Metanoia by Ngee Ann Polytechnic

The following blog post was written by a group of students about their experience working on ‘Metanoia’, a day event held at Ngee Ann Polytechnic where they traveled across the campus on wheelchairs to truly understand the challenges faced by persons with disabilities.

On 24 July 2017 (Monday), a group of five Ngee Ann Polytechnic students comprising of Roy Tan, Pay Pei Qi, Lee Si Ying, Sindy Teo and Lee Yu Hsien collaborated with the Disabled People’s Association (DPA) in organising a wheelchair simulation event, ‘Metanoia’ at Makan Place. Disability awareness and volunteer training was conducted by DPA on 20 July that helped the volunteers to gain confidence to interact and include people with disabilities. During the event, students sat on wheelchairs to navigate themselves around the school with the accompaniment of Inclusion Ambassadors; Ms Sakina and Ms Margaret. This was indeed a memorable experience for the students as they were able to better understand the perspectives of people with disabilities and change their attitudes towards them.

Acts like making way for persons with disabilities in lifts can make a difference to them. Some other obstacles faced are the steep slopes in Ngee Ann Polytechnic which was supposed to be of help to them but it became an obstacle. Other than having the wheelchair simulation, inclusion booths were also set up to raise awareness and promote inclusion for people with disabilities and DPA.

Metanoia had another activity; “Human Library”. Inclusion Ambassadors from DPA shared their personal stories with the participants. Participants were able to empathise with persons with disabilities and learnt that disability can also be a form of ability. During the session, Ms Noraini and Ms Sakina introduced themselves and were open to questions asked by the participants. This was a valuable experience for the participants and they felt that this segment was beneficial for them.

Wheelchair experiential activity, disability specific inclusion booths and human library session helped the participants to understand the abilities and needs of persons with disabilities. The event ended with a blast with participants gaining lots of insights of persons with disabilities and learnt that they too play a crucial role in making the society more inclusive.


So, how did Metanoia start out?

Mr Roy Tan came to know about DPA when he volunteered for the DPA & VSA Joint Flag Day 2017 on 25th March 2017. And when his team and him was asked to create an campaign for Persons With Disabilities a few months later, Roy thought of DPA.

The event was named Metanoia as it was a Greek word for making a change in one’s life. With common objectives to embrace differences between the typical and atypical, both DPA and Metanoia has agreed on the collaboration to take up the project.

As part of DPA’s advocacy initiatives, the association had conducted an interesting interaction session for Team Metanoia on 6th May 2017. Inclusion Ambassadors, Margaret and Joseph, shared their experiences and guided the students to do the experiential activities. Students led by Mr Roy Tan, remarked that it was a fulfilling learning experience that raised awareness about disability and inclusion of people with disabilities.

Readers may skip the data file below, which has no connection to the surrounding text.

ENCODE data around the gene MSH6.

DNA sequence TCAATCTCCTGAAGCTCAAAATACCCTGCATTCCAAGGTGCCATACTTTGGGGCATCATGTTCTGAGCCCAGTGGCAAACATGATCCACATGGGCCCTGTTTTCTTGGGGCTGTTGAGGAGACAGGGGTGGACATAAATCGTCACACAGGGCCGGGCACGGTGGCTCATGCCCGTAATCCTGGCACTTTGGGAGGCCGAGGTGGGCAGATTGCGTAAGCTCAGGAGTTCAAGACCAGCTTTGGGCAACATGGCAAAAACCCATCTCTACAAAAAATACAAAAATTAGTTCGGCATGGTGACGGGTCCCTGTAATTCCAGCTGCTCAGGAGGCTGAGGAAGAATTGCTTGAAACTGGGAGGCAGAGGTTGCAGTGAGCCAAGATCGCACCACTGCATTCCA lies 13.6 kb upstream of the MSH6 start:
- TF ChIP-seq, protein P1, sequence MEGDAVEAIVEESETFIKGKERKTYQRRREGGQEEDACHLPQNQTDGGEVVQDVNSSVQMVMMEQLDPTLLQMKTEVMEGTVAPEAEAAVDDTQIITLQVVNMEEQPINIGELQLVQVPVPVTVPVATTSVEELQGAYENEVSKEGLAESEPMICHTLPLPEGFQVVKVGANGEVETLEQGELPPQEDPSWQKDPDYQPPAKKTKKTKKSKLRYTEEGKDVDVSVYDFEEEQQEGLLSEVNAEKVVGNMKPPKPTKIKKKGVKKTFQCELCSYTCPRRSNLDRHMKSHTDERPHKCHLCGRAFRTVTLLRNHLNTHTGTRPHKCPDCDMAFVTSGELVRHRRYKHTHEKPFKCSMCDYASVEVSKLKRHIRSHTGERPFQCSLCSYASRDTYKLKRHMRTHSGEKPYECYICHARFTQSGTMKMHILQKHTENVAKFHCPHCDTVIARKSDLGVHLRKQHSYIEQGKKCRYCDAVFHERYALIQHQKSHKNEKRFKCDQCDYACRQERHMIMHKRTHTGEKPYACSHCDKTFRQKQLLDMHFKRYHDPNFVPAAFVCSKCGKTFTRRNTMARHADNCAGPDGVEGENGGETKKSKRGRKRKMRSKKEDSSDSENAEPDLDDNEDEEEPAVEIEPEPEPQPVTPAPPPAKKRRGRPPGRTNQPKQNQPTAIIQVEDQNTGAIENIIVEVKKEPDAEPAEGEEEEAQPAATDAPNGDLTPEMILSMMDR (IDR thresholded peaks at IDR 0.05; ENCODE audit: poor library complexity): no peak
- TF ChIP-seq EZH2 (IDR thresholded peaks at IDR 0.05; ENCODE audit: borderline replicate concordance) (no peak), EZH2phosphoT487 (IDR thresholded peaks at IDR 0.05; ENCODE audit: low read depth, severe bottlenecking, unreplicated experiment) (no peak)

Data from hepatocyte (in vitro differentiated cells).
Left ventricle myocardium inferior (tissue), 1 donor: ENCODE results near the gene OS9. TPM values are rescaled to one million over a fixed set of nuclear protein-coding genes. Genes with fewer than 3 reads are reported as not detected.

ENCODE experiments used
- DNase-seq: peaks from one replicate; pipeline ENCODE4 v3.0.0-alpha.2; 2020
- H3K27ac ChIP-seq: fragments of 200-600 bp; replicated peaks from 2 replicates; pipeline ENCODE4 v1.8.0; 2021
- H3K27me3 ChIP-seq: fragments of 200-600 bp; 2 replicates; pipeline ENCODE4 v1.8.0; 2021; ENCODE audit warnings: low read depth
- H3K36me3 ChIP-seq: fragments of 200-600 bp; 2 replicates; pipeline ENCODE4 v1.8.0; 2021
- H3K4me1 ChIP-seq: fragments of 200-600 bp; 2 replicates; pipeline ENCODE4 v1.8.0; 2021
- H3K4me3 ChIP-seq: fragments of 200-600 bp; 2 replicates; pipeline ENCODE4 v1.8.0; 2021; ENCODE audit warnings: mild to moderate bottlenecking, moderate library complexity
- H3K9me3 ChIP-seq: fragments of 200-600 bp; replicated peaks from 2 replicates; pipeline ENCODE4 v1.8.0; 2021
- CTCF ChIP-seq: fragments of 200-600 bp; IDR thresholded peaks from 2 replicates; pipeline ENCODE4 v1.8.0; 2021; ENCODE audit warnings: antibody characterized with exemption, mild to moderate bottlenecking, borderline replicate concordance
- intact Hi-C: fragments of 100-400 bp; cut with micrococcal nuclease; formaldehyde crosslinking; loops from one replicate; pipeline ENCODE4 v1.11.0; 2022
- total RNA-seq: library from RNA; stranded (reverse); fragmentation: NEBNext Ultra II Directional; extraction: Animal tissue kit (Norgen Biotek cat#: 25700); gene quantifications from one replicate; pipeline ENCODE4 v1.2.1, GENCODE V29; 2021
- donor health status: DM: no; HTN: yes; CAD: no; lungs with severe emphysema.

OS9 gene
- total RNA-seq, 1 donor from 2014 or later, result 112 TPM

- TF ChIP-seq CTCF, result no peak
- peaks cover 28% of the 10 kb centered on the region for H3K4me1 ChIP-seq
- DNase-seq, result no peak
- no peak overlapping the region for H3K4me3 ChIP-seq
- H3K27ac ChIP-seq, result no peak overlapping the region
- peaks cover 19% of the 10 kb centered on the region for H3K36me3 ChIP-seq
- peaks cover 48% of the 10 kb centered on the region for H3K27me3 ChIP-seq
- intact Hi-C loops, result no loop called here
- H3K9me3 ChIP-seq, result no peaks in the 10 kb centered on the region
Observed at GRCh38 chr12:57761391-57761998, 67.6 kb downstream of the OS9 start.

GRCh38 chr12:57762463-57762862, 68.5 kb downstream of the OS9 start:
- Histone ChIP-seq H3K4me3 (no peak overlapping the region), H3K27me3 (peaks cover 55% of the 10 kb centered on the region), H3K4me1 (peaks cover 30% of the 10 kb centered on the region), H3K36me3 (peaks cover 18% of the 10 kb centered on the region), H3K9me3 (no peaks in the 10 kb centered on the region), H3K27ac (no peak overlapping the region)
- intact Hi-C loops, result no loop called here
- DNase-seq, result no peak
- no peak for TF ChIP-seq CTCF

Contribution : The Malta Camp

Every now and then, DPA features a member’s article focusing on a variety of topics. Today we bring to you a piece by Ms Noraini.

In mid June, one of DPA’s members, Noraini attended The Malta Camp held in Singapore. The following piece is quite an interesting read, as she shares with us her account of the camp, and the various activities that she enjoyed.

I attended The Malta Camp Inaugural Asia Pacific Summer Camp Singapore 2017 held at the Singapore Sports School from 8th to 11th June 2017. I was selected and given the opportunity to go for this camp. I was quite surprised to have been selected, as the camp was mainly for youth. I also managed to get selected for the invitation-only Gala Dinner that kicked off the event. There were participants from several Asia-Pacific countries, and they travelled to Singapore all the way from   Australia, Thailand, Hong Kong and the Philippines. It was an experience meeting all these individuals who had gathered in Singapore for the inaugural event- especially for people with disabilities. We were all coming together as one – to celebrate joy, happiness and inclusiveness!

Time really flew at the camp. The Opening Ceremony of the Malta Camp Singapore on 8th June was held at the Singapore School of Sports. It was officially kicked off by Minister for Culture, Community, and Youth, Ms Grace Fu.

I was delighted to see a few familiar faces at the event. There was Karen Zainal whom I got to know through a Human Library event, and Dr Michael Thio, a board member from Wise Enterprise, where I work part time. He attended the event with his wife. Not forgetting Dr Donald Poon, a doctor at Raffles Hospital.

Despite being an event focusing on Disability, and Inclusivity, there were some challenges when navigating my way during the event. For example, the accessible toilets were not very easy to get to. However, with some ingenuity, I managed to get around the obstacles.

The facilities at the Sports School were manageable for wheelchair users. We had volunteers from Nursing backgrounds who patiently assisted us with our requirements, even though they needed to rush off for work.

I was very heartened when they would take the time to assist me in getting ready every morning for breakfast, as well as before the planned outings.